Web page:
This week’s news focuses on technological innovations from around the globe
CLIMATE TRACKERS is a European campaign to inform citizens about the effects of climate change on biodiversity, and to encourage them to reduce their impact on the climate.
Biodiversity is the sum of every living thing around us. It is us. By letting it die we are killing ourselves. Habitat destruction and invasive alien species are considered undesirable side effects of development. That will no longer do. They are unacceptable side effects and they must stop.
While Kew’s Kirstin Broome was up on the plinth in Trafalgar Square, raising awareness for the work of the Millennium Seed Bank, onlookers were asked what they would save.
Winner of a Whitley Award donated by The Shears Foundation. Prithiviraj Fernando (Sri Lanka), head of the Centre for Conservation and Research, Colombo, is working to safeguard wild Asian elephants by balancing their need to range outside of tight ‘protected zones’ with the needs of paddy farmers whose lives can be devastated by a single crop raid.
In November 2006, IFAW and BOS (Borneo Orangutan Survival Foundation) helped rescue and relocate Orangutans threatened by wildfires in central Borneo, Indonesia.
British dairy farmers are going out of business and the threat of mega-dairies will only increase that. A new report shows there is a solution, radical in its simplicity.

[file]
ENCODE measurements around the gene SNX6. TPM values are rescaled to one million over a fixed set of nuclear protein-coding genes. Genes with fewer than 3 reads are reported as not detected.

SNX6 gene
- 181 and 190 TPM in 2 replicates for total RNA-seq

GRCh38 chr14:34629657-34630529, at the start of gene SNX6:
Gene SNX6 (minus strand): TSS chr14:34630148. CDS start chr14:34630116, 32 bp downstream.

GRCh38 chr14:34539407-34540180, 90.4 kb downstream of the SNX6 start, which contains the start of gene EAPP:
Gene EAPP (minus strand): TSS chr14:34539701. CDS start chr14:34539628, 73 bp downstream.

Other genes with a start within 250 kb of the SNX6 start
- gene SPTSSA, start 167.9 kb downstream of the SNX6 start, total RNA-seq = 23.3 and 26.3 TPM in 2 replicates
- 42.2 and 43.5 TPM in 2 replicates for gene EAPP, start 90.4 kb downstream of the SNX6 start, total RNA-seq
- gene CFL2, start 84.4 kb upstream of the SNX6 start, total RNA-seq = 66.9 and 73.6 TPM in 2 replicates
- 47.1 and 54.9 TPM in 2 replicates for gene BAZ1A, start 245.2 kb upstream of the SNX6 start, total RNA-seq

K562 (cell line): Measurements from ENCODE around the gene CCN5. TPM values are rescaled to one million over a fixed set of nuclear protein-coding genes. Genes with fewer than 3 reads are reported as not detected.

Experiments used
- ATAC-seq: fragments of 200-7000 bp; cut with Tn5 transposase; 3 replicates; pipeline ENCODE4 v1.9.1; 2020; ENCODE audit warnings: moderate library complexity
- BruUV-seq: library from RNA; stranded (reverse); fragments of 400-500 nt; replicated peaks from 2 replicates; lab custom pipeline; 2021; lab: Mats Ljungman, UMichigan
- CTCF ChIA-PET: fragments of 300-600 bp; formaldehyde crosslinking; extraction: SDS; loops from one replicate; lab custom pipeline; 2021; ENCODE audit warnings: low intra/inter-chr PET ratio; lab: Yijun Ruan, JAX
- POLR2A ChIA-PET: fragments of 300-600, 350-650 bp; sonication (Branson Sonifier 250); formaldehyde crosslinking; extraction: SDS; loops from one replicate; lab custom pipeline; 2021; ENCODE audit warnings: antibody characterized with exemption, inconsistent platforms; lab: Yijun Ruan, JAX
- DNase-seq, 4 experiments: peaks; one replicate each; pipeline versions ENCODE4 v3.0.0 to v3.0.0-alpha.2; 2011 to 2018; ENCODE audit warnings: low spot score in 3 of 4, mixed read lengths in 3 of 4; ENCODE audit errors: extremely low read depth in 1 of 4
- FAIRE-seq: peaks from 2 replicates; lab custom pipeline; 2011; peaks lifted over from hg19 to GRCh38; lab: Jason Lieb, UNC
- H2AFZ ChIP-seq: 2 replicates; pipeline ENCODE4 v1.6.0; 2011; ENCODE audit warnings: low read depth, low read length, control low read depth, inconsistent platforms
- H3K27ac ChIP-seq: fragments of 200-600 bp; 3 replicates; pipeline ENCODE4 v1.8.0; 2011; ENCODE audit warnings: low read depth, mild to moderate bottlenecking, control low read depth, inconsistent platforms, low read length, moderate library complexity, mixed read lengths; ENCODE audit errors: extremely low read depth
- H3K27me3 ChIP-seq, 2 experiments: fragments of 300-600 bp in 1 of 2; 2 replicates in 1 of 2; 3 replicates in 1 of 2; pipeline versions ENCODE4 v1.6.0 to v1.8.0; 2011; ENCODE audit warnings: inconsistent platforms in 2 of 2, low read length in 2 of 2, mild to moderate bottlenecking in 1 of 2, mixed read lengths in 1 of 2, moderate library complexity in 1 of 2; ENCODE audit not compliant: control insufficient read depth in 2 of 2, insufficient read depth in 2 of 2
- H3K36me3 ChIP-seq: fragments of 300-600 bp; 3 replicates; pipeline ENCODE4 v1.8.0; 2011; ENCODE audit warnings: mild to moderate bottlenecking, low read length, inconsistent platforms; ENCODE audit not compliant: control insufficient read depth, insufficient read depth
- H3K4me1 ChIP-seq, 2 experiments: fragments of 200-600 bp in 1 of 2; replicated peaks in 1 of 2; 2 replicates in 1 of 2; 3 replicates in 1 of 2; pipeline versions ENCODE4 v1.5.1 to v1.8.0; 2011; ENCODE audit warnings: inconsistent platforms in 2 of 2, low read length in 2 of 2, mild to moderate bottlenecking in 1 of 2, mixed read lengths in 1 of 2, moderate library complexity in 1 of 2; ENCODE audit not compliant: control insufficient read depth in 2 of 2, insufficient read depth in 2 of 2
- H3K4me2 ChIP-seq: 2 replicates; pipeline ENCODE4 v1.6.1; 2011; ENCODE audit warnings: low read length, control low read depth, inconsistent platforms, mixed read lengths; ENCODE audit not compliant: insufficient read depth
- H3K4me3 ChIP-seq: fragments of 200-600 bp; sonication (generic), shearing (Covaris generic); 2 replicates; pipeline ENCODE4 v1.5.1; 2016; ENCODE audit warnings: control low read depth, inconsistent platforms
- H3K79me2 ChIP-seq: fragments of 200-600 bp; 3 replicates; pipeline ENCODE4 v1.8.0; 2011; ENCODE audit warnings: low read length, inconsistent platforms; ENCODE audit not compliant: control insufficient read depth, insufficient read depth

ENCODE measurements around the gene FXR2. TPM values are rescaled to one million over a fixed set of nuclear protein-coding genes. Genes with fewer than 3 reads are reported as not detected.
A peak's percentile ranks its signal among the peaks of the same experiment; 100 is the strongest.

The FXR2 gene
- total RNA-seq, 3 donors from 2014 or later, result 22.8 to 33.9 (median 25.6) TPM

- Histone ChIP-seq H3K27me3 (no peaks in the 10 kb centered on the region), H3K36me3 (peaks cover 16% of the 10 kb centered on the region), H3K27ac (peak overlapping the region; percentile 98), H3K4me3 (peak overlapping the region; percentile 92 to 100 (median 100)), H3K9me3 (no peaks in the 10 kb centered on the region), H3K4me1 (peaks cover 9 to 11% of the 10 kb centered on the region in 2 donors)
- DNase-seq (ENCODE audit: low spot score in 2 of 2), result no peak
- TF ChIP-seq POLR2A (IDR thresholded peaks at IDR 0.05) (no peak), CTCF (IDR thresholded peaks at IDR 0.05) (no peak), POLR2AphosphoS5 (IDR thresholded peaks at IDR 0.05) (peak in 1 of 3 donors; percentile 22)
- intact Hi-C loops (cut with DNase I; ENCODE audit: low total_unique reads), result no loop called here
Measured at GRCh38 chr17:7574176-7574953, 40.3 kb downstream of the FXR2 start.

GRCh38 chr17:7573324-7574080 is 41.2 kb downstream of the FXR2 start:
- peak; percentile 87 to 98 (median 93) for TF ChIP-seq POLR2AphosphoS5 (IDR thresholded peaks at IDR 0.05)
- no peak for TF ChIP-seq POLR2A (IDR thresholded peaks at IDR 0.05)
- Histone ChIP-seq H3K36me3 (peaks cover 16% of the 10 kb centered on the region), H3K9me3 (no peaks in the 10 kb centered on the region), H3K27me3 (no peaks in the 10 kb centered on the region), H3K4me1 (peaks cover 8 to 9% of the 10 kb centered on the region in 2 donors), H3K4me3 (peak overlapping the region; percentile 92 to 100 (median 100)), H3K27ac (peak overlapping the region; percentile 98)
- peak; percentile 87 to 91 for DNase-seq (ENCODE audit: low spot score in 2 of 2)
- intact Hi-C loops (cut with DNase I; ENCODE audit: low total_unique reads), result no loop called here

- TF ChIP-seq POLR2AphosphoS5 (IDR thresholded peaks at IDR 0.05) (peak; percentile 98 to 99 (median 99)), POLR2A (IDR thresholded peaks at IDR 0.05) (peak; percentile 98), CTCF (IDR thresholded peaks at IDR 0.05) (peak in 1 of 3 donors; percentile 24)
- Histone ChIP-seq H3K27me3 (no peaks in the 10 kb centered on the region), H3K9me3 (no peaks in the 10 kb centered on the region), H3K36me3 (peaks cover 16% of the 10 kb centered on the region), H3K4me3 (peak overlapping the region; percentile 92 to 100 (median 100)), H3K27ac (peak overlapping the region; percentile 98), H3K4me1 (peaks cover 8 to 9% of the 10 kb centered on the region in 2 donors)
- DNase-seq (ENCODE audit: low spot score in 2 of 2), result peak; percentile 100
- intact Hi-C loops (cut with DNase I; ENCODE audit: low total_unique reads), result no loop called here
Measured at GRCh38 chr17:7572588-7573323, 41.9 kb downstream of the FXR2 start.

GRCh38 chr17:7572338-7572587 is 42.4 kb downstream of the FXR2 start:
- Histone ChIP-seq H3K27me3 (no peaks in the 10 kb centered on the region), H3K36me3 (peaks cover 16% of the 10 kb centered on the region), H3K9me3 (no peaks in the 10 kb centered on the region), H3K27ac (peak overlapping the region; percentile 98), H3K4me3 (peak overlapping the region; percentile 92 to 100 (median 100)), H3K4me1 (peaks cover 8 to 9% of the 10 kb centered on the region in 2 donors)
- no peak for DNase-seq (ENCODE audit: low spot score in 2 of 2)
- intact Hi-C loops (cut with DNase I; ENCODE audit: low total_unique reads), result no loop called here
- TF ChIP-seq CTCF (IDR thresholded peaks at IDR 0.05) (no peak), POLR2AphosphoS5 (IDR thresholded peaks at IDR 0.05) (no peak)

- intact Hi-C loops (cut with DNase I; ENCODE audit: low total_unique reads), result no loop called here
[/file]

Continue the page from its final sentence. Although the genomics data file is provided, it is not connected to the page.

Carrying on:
In January 2007, two female rhino calves were moved from the Center for Rehabilitation and Conservation (CWRC) in Kaziranga to Manas National Park in Northeast India. IFAW’s Ian Robinson talks about his interaction with the two rescued rhinos and the importance of their release.
Taiwan’s heritage is deeply entwined with the sea. Reef destruction and overfishing has wreaked havoc on fish stocks and fishermen livelihoods. A network of marine reserves could protect not only the stocks but the wider ecosystem and the turtles of Taiwan as well.
Whitley Award donated by HSBC Private Bank. M. D. ‘Madhu’ Madhusudan (India) is Director of the Nature Conservation Foundation, working to reduce conflict between people and wildlife, including tigers, in the Western Ghats, the world’s most densely populated biodiversity hotspot, by showing farmers how to reduce crop raids, improve their incomes and avoid park encroachment.